Congress decreed loading order: Conservation, renewables, high-efficiency, conventional

    Council members appointed by Governors

    Funded at $2 4 million/year from electricity revenues. (Separate process for fish protection)

    Several public advisory bodies

    5 year plan cycle; public comment during development.

    The cost-effectiveness threshold is around $.15/kWh, encompassing Production, Transmission, Distribution, emissions, risk, and lead time values. Non-energy benefits are considered in identifying the portfolio.

    BPA, states and utilities do implementation

  • 14

    The Teeth In the Councils Plan

    BPA must get Council approval for major new power plant commitments.

    Publicly-Owned Utilities: Council empowered to recommend surcharges on BPA wholesale power.

    Oregon: Energy Trust of Oregon charged with implementation, and subject to state regulatory commission oversight.

    Washington: Initiative 937 requires state commission and State Auditor to assess penalties for inadequate achievement.

  • 15

    Washington Initiative 937 Its not just a good idea. Its the law.

    Applies to utilities serving 25,000 or more customers

    Utility must adopt a 10-year conservation plan consistent with the methodology of the Council.

    Every 2 years, utility must acquire at least 20% of its 10-year achievable conservation potential.

    Reviewed by State Auditor (publicly-owned utilities) and Utilities and Transportation Commission (private utilities).

    Any shortfall of achievement subject to a $50/MWh penalty. Significantly more than the lost margin.

  • 16

    Example 2: Vermont

    Statewide 3rd-Party Implementation

    Regulator and Legislature created the process.

    All utilities pay into a common fund, implemented by the 3rd Party Administrator

    3rd Party Administrator under contract to and reports to state utility regulator.

    Efficiency Vermont reports net cost of electricity savings (after attributing a portion of costs to water, oil, propane etc) are $.03 - $.05/kWh.

    Operates statewide, generally on behalf of utility

    Being emulated in Oregon, Wisconsin, Maine, Hawaii, and evolving in several other states.

  • 17

    Example 3: California

    Investor-Owned Utilities (IOUs)

    Serve ~70% of State

    CPUC adopted loading order

    Three-Part Cost-recovery and

    Incentive Mechanism

    System benefit charge for program

    direct costs

    Decoupling mechanism to recover

    lost sales margins

    Shareholder incentive program

    based on achievement of EE

    goals.

    Publicly-Owned Utilities (POUs)

    Serve ~30% of State

    AB 2021 (2006) mandated

    achievement of all cost-effective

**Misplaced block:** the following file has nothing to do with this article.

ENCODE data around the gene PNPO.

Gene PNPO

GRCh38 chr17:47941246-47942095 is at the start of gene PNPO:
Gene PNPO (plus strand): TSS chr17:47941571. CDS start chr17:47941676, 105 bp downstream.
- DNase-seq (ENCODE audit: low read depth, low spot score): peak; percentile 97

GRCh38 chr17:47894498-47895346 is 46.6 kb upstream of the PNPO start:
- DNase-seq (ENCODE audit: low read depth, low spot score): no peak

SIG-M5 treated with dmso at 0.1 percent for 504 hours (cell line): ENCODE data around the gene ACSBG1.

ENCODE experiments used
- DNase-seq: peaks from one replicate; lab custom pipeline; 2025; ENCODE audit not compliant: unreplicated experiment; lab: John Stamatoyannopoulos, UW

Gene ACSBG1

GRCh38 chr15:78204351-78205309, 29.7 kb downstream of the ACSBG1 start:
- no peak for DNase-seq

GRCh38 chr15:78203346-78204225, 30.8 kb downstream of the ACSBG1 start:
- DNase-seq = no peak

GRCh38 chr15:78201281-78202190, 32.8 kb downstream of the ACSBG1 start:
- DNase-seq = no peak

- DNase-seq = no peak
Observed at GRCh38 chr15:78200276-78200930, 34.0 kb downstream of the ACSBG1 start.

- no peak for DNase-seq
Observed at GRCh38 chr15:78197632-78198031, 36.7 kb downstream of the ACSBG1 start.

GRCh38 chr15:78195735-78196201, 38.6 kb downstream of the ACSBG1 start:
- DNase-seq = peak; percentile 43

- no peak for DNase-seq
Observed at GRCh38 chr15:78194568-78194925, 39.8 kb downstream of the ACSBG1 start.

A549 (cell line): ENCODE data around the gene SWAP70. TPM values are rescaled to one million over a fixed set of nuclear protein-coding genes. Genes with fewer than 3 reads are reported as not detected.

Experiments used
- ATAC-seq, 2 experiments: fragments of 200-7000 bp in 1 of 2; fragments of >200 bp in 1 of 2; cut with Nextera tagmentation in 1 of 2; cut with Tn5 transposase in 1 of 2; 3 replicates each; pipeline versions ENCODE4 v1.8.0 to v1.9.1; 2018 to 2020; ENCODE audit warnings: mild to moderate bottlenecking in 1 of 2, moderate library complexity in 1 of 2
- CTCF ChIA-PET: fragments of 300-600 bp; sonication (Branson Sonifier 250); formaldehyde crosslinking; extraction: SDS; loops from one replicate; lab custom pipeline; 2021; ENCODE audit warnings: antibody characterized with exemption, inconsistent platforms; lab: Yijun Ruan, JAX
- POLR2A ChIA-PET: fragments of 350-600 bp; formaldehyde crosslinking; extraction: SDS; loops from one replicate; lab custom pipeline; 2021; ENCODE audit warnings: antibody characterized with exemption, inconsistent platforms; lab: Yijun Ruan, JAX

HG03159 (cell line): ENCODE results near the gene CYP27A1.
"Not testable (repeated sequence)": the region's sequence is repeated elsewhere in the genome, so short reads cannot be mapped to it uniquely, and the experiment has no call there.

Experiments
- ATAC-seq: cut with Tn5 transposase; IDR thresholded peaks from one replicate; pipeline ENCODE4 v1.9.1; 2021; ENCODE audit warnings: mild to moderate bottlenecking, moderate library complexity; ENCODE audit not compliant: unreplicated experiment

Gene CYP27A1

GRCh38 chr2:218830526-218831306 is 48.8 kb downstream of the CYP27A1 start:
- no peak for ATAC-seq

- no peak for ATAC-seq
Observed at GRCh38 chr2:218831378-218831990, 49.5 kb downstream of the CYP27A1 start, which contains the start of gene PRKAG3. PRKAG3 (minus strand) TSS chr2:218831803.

energy efficiency.

    Annual report to the California Energy

    Commission, and an investigatory

    docket by the CEC.

    POUs do not count savings from

    codes and standards, so their savings

    look much smaller.

  • 18

    California Reported Electricity

    Savings

    IOUs:

    Includes savings

    from codes and

    standards;

    ~3.5% of

    revenue

    POUs:

    Does not include

    savings from

    codes and

    standards.

    ~2.5% of

    revenue

  • 19

    Challenges to Achieving

    High Levels of Energy Efficiency

    Financing: Energy efficiency is capital-intensive, and rating agencies do not treat investments in energy efficiency the same as they treat investments in power plants.

    Solution: System Benefit Charges, that fund EE programs from revenues.

    Rate Impacts: Energy efficiency increases costs, but decreases sales. As a result, rates increase.

    Solution: While rates increase, bills to consumers decrease, and nearly every consumer benefits if programs are successful in achieving all cost-effective energy efficiency.

    Broad-based programs ensure that there are few, if any, non-participants

    Earnings Impact: Utilities have historically profited from investment in power plants, and by selling more power.

    Solution: Revenue regulation instead of rate base regulation; decoupling and lost margin recovery mechanisms.

    Solution: Shareholder incentives, and poor performance penalties

  • 20

    Revenue Stabilization, Lost Margin

    Recovery, and Decoupling

    About half of states

    have a mechanism in

    place to assure that

    utilities do not lose net

    income as a result of

    implementing energy

    efficiency programs.

    This includes most of

    the top-rate states in

    energy efficiency

    performance.

  • About RAP

    The Regulatory Assistance Project (RAP) is a global, non-profit team of experts that focuses on the long-term economic and environmental sustainability of the power and natural gas sectors. RAP has deep expertise in regulatory and market policies that:

    Promote economic efficiency Protect the environment Ensure system reliability Allocate system benefits fairly among all consumers

    Learn more about RAP at www.raponline.org

    Jim Lazar: jlazar@raponline.org

    mailto:jlazar@raponline.org